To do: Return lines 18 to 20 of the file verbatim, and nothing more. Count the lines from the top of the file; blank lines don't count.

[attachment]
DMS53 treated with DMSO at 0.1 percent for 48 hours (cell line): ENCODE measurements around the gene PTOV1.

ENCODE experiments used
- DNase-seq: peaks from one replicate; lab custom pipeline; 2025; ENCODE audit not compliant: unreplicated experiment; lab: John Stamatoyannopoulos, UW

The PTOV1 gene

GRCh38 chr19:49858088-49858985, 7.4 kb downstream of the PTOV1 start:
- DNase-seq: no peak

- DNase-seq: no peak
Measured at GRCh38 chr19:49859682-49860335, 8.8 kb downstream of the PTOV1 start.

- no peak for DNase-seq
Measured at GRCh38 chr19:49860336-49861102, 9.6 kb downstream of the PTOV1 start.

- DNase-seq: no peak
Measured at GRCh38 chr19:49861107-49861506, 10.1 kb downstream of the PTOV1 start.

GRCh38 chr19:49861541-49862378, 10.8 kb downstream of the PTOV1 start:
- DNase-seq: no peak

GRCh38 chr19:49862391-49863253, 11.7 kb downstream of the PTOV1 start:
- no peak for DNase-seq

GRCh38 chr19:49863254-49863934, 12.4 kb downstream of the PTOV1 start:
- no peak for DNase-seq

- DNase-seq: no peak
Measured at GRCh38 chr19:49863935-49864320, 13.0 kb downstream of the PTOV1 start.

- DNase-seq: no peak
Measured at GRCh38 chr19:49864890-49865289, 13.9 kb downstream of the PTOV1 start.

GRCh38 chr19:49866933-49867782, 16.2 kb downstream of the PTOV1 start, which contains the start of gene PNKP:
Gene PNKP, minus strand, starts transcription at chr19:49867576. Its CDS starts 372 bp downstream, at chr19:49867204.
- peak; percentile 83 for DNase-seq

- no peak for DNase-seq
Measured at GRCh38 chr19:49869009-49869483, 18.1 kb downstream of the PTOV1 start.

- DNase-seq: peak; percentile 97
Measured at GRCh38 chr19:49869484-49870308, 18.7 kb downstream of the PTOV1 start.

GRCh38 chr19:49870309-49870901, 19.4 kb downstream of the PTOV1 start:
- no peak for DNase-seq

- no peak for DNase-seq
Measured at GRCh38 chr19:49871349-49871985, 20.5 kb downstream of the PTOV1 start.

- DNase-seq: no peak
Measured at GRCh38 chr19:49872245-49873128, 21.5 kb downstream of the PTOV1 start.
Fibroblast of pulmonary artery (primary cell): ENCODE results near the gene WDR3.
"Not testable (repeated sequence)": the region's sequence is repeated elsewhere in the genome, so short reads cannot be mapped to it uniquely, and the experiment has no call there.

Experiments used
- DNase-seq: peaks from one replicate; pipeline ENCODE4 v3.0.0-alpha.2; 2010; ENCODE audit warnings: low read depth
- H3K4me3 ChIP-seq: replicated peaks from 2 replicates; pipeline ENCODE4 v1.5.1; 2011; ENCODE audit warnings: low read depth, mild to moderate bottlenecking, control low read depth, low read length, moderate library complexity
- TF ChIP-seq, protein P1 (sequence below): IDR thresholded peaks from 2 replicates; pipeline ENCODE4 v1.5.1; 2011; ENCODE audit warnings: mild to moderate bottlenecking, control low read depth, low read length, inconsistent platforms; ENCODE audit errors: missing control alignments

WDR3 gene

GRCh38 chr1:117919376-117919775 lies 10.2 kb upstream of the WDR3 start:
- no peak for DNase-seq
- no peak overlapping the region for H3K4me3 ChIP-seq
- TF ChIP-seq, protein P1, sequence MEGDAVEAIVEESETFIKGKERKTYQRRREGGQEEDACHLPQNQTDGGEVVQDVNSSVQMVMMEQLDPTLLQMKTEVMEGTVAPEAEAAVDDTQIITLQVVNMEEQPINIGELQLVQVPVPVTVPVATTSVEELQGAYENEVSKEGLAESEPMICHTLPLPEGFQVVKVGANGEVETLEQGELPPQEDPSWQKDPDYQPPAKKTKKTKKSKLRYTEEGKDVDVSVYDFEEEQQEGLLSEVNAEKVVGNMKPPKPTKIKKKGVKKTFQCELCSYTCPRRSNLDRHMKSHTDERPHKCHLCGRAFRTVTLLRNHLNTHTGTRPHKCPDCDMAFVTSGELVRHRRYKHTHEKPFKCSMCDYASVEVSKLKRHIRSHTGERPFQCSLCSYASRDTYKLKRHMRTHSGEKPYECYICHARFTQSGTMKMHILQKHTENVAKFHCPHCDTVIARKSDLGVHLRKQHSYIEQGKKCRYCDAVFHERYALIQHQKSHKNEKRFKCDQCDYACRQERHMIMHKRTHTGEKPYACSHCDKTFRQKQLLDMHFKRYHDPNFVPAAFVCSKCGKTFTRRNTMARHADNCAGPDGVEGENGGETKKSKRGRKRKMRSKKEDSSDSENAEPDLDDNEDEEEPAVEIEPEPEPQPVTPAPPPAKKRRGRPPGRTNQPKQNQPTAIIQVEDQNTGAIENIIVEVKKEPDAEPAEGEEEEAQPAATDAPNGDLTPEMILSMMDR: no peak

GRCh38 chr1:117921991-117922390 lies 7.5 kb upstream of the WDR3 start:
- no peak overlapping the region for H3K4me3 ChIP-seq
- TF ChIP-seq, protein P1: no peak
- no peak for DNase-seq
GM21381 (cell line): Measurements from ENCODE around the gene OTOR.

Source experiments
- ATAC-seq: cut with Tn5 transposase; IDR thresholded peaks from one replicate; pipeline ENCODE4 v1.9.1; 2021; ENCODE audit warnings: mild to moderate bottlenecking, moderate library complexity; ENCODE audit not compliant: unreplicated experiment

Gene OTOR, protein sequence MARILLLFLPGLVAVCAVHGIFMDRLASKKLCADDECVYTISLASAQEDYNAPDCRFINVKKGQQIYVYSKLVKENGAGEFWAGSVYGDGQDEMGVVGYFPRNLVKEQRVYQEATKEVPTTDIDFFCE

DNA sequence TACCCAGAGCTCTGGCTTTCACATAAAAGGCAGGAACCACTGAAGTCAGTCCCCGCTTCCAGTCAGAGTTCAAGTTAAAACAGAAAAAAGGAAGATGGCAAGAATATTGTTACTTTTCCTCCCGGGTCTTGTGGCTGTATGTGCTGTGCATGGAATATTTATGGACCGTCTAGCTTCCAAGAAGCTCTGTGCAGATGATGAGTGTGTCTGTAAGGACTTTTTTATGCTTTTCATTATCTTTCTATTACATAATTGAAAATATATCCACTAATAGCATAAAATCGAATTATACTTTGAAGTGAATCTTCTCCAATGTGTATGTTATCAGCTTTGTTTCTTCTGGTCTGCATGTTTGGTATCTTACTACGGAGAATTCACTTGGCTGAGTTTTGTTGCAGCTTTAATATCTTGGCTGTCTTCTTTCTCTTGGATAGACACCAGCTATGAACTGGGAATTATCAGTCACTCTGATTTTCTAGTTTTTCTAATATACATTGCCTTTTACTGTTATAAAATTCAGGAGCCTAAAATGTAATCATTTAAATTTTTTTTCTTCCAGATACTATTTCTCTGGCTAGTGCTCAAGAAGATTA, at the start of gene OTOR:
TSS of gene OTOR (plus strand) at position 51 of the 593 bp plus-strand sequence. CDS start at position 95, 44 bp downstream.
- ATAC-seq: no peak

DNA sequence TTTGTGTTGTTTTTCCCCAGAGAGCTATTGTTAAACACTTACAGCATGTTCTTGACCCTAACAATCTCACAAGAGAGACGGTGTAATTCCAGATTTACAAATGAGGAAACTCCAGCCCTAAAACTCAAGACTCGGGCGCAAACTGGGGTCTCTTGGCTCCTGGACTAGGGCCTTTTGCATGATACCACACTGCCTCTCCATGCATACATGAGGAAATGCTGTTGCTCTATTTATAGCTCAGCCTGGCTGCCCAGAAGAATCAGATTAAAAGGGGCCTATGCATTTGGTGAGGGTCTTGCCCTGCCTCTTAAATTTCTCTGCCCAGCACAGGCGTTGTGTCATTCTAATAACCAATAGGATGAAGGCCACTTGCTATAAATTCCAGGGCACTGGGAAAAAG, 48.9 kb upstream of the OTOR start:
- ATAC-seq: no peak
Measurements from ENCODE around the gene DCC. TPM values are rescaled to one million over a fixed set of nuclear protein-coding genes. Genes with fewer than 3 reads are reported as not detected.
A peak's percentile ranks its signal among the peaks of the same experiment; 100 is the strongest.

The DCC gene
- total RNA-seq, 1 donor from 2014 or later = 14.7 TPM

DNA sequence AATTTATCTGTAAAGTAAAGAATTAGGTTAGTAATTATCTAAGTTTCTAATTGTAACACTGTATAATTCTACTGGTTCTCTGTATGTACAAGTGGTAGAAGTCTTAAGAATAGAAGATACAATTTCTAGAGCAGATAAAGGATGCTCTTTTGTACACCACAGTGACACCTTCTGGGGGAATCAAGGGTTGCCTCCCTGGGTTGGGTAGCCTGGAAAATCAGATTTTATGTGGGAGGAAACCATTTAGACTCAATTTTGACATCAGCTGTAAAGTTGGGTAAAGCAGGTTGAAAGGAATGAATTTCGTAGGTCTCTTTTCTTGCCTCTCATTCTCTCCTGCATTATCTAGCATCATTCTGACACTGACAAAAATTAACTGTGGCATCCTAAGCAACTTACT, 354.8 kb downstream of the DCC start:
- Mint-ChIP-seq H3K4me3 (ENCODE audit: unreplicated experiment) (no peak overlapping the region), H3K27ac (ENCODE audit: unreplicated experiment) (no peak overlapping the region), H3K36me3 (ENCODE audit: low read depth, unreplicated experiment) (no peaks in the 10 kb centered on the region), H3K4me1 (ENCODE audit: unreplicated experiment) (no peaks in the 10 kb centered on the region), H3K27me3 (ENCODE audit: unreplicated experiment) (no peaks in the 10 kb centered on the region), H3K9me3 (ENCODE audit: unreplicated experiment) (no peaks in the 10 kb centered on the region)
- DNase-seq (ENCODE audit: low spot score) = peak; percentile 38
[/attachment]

- no peak for DNase-seq

- DNase-seq: no peak
Measured at GRCh38 chr19:49863935-49864320, 13.0 kb downstream of the PTOV1 start.